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Becoming Resilient: Lessons From My Mother

When COVID-19 hit, my worries and fears really threw me mentally off base and less resilient. For a while, I was spending every second consuming too much of the negativity I saw all around me.

I’ve been working in overdrive to become more resilient: supporting my team; the people who depend on me and have believed in me since day one. Our clients have the urgent need to get their message out, right, and right now.  

My vision of the future has never been clearer. I can’t let everything I’ve built go out the window. To weather this storm, I need to be extremely proactive. If I can find the silver lining, we can maximize the opportunities ahead. Only when I began making the right behavioral changes did I start to see the light. How did I regain my confidence?

My Mother Raised me to be Resilient 

She’s the person who taught me to turn over every rock in my life to find a solution when things get hard. She’s the one who’s always told me “if there’s a will, there’s a way.” 

She’s been there to remind me that every “no” I face is just one step closer to “not yet”. She never lets me give up. My mother gives me the strength to keep going whenever I want to throw in the towel.

When I feel uneasy, sleepless, and on edge, memories of her calm and comfort me. I think back to the moments when I didn’t know where to turn next and realized I always made it through because she showed me the right direction

When I think of her, I know I can get through this – because she says I always do. 

Resilience Experience 1 With my Mom:

After I was cut from the freshman basketball team, I remember spinning in my chair, ruminating. Should I spend another year training, pouring hours into this sport?

Even with the chance of not making the team again? At the time, I couldn’t see a way through. All I saw was walls.

After some hard conversations at home, I realized what it would take to make the cut as a sophomore: a lot of hard work in all areas of my life. I put in the effort, and I made it — triumphantly. 

At the beginning of that journey, I couldn’t see how to get past the defeat in front of me.

My Mom was the first one in my corner to help me build a plan to overcome it. She found me a sports performance coach to help me become mentally stronger, and develop a solid plan.

Resilience Experience 2 With my Mom:

After four years of high school drudgery, the pivotal letters came in from colleges I worked so hard to get into:

  • Waitlisted
  • Denied
  • Accepted, but to schools I barely remembered applying to, where I definitely didn’t want to spend my next four

After each crushing rejection, my mom gave me hope. Her optimism shone a bright light that cut through my darkest moments,  illuminating a path forward. 

She departed priceless wisdom to me I hold close to my heart to this day:

 “There is always a way out, and the way out is through.”  

My mom connected me with a few people who could help. We created a strategy targeting the admissions counselor who reviewed my application at each school.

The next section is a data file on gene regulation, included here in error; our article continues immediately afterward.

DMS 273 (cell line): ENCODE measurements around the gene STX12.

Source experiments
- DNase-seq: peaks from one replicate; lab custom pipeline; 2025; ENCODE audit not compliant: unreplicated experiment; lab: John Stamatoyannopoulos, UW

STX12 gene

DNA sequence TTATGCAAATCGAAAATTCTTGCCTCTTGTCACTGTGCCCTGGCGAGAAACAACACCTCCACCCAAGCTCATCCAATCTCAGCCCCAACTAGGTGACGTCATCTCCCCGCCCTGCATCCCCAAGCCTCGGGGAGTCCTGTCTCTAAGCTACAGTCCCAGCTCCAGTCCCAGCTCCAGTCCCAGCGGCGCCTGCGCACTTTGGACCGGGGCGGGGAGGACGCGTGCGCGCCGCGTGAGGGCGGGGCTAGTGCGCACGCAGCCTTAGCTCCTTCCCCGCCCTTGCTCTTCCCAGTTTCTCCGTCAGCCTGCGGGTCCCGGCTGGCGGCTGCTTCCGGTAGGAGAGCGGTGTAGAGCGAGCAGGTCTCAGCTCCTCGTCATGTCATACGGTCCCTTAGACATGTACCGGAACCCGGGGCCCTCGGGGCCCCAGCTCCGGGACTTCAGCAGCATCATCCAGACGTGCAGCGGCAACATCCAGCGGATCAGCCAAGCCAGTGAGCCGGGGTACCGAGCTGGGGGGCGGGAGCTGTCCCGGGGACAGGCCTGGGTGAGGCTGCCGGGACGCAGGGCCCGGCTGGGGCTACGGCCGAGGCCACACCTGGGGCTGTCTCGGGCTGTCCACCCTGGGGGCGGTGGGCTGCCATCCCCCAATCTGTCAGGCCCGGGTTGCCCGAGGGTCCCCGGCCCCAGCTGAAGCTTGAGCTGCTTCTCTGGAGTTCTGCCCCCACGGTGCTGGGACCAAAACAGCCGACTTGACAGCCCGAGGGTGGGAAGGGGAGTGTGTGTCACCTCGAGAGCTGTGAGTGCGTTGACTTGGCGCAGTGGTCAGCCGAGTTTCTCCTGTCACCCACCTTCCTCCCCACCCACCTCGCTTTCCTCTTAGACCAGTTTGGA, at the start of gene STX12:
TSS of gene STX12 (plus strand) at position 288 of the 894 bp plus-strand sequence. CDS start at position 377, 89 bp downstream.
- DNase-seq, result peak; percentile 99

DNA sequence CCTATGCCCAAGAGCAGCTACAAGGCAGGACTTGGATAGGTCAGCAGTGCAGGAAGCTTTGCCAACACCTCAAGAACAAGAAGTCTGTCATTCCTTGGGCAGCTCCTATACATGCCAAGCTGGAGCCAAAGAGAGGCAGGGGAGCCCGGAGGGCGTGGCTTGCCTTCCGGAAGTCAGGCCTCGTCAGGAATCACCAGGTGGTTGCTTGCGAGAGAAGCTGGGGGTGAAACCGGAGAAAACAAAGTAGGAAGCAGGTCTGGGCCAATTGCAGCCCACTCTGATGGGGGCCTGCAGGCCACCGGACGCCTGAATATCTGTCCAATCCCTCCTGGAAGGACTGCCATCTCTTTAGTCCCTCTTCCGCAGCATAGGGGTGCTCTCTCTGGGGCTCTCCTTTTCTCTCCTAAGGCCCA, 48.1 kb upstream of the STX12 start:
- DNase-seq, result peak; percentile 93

I sent out an extra essay with my vision and mission statement, explaining how I could represent their school in the ideal light. The University of Georgia didn’t just let me in; they even awarded me the in-state tuition rate. I never could have come up with that plan without my mom.

Resilience Experience 3 With my Mom:

I vividly remember calling a mentor once to tell him I wasn’t going to come work for him in NYC after college. My heart was pounding during that entire call. A few weeks later, I had to tell my parents the same news when I got home for my senior year spring break. My Mom looked at me from across the conference room and said something I’ll always remember; 

“I believe in you, because you always figure it out.”  

Inside, I felt so scared and unsure… but she gave me the courage to follow the path I knew was mine anyway.

The Last Resilient Lesson: Together as a Community

Since this pandemic hit, the world hasn’t know what to do in the face of a wall that seems insurmountable right now.  Leaning into past experiences my mother guided me through, I’m finding the courage to forge onward, too. When I get anxious, she’s the first person to help me write down my plan and goals. This gives me the same peace of mind it has since high school, when she used this strategy to help me study economics.

Covid-19 has caused abrupt changes for us all, but I urge you to dig deep right now to become more resilient. Humanity is in crisis, but we can prevail. Focus on all the times you prevailed when the light wasn’t shining, be proactive, and come out on the other side stronger than before.

When the next crisis happens, as a more resilient person, I know you’ll be equipped to face it head on. Never let a crisis that’s outside your control stop you in your tracks. I’m sharing these lessons from my mother in the hopes you’ll find your inner strength and resilience, too.

For Thought Leaders
Bryan Wish

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